At the close of the last post, I'd gotten most of the way done. Just a few more steps and Gretchin's Cradle was ready for finish. The first step at this point was to finish up the trestle ends. After figuring out where the top of the trestle ends stopped, I took them to the Woodrat to plow a dado to house the caps. I rounded the tops with a cabinet maker's rasp and finished the shaping on my oscillating spindle sander.
Now came some more fitting to make the caps/locking mechanisms fit perfectly. I drilled the holes for the peg hinges and made my pegs, also on the Woodrat, out of some Canoe Birch I have.
After conferring with the great and wonderfully talented Village Carpenter, Kari Hultman, I decided to leave the pegs proud, somewhat echoing the box joints of the cradle. In the following photos, you see the pegs in one and the stretcher for the trestle. I cut in a very slight curve to keep the weight of the trestle light. It is also a through tenon and chamfered with a similar reveal as the box joints on the cradle.After the initial dry fit, I cut the wedged tenons of the cradle to a respectable length and then glued everything up. The cradle itself was a bugger. I will do a more thorough run through of the glue up on future projects. It was extremely nerve racking. Although, I'd made 3 degree cauls and adhered cork to them and then double stick taped them to my parallel jaw clamps, not all went well. The bottom portion of the cradle was fine, but I found I had little for opposing force at the top of the cradle. I used Tite Bond III and luckily the open time was just enough for me to figure out a quick solution.
The bottom panel of the cradle is only glued in the center for about 3 inches and has a total of approximately 3/8" to room to move side to side.
All glued up and ready for finish.
The finish I used for Gretchin's Cradle was Sutherland Wells Polymerized Tung Oil. It was suggested to me by Nabil Abdo and I must say, it's a dream to work with. I simply flooded the surface with the first coat and fully wiped off all excess oil. My second coat was a little less liberal and the third and final coats were applied more like you would apply wax. It was sanded between coats with 320 grit sand paper to knock any dust nibs down.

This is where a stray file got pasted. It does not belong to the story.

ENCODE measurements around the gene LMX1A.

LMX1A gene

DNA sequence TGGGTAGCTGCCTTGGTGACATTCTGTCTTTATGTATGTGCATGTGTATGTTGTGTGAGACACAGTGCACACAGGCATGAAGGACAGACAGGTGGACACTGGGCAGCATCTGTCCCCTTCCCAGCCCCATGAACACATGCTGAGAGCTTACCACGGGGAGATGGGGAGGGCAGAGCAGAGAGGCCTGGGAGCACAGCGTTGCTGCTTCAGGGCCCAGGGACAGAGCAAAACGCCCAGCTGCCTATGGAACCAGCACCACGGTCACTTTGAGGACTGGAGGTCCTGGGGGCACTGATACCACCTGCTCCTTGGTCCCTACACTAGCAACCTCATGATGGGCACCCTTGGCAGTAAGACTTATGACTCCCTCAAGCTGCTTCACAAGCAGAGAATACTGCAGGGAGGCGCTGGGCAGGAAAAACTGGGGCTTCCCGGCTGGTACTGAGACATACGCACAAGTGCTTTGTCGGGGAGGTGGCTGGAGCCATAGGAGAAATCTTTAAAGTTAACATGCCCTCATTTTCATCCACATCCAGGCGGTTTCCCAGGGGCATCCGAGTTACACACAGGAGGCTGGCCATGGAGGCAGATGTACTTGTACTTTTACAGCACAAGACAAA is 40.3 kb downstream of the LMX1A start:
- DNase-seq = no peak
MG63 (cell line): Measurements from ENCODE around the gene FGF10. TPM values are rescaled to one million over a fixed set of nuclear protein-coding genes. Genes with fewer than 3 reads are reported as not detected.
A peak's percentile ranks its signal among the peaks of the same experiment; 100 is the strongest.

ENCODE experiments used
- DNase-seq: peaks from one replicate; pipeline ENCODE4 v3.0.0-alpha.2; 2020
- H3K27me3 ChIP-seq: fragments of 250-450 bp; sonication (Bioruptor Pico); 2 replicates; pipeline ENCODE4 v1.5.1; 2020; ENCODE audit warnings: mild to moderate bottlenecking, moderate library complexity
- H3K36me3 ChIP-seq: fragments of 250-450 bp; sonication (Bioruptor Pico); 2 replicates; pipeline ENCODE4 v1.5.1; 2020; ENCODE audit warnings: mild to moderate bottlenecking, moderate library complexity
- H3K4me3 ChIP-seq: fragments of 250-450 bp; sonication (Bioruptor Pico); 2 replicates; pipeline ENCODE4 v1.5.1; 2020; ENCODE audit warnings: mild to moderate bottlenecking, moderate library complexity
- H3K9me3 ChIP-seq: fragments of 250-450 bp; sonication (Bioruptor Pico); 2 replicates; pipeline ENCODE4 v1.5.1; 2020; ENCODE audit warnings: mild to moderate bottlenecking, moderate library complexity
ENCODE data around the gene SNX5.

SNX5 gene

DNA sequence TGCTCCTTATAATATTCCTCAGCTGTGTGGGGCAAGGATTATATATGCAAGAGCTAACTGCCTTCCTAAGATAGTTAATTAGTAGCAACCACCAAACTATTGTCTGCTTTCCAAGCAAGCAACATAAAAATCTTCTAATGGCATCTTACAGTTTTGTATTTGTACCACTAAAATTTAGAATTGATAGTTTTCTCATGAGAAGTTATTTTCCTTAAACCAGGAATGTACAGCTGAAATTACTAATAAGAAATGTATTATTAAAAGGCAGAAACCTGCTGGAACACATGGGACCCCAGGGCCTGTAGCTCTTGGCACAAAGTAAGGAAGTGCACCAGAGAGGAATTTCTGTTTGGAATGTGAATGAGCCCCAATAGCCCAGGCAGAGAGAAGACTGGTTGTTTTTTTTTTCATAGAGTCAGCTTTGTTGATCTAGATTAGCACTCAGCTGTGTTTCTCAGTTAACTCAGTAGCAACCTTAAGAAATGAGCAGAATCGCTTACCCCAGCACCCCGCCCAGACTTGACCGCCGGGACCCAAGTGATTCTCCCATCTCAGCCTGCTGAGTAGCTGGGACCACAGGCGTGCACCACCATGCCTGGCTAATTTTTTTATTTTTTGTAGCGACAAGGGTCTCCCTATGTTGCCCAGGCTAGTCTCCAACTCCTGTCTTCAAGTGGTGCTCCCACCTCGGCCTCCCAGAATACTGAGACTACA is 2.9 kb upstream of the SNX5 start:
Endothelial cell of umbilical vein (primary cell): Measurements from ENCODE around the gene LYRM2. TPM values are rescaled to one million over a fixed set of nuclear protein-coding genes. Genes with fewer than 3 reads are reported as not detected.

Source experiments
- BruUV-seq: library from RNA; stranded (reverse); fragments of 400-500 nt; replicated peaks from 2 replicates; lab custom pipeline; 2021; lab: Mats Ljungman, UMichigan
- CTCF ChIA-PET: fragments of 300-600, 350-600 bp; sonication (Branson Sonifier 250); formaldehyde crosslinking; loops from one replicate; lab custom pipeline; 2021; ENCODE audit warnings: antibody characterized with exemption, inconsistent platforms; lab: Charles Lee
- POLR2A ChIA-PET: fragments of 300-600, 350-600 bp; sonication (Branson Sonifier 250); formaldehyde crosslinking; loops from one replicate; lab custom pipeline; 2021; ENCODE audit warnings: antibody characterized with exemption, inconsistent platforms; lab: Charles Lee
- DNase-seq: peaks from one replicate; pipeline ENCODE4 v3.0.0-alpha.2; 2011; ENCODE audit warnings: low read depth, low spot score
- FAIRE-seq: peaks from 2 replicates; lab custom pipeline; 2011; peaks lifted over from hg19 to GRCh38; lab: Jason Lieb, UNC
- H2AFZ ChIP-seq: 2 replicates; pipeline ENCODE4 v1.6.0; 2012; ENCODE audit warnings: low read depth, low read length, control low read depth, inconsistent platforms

Detail of the exposed tenon. As you can see it is slightly more proud of the surface than the box joints of the cradle. I would've made them the same exposure, but found I like this reveal more for the trestle.
I'm still debating whether I like or dislike the layout line left from the box joint set up. My favorite aspect of the piece is the cap/locking mechanism.
Here you can not only see how that works, but also that the decision to keep the hinge pins proud was a good one. (Thank you, Kari!) I do wish I'd not gone to the full depth with the forstner bit and used chisels to get the final depth. I'm very unhappy with the machine marks still in place. Oh well, live and learn, right?
The final product. It seems it is also already time to invest in some good photography equipment. A nicer backdrop is definitely in order.I am very pleased with how well the crotch figure popped with the tung oil and it was well worth the sacrifice of all the board feet for this particular placement.
One more view and then....
young Zander in his new digs. In this photo, taken by Gretchin, Zander is only two month old and already fills 2/3rd's of the cradle.Thank you for following this build. After tackling this as my first, I'm really looking forward to the next. But, that will have to wait just a bit, as I have a few finishing touches to make on the shop and Sylvia has decided the installation of a shower stall in the master bath is going to be a major remodel. What the heck, it'll give me something to do.
Again, I would like to express my gratitude to all the great friends I've made in the woodworking community for the encouragement and help in building my knowledge and skill base. Without you I would never have tackled this as my first project. And a extra shout out to my buddy, Marc Spagnuolo for creating the community where or through I've met the majority of those friends.
As always, please let me know what you think of this post. Ask questions, give critique, be involved. I appreciate it.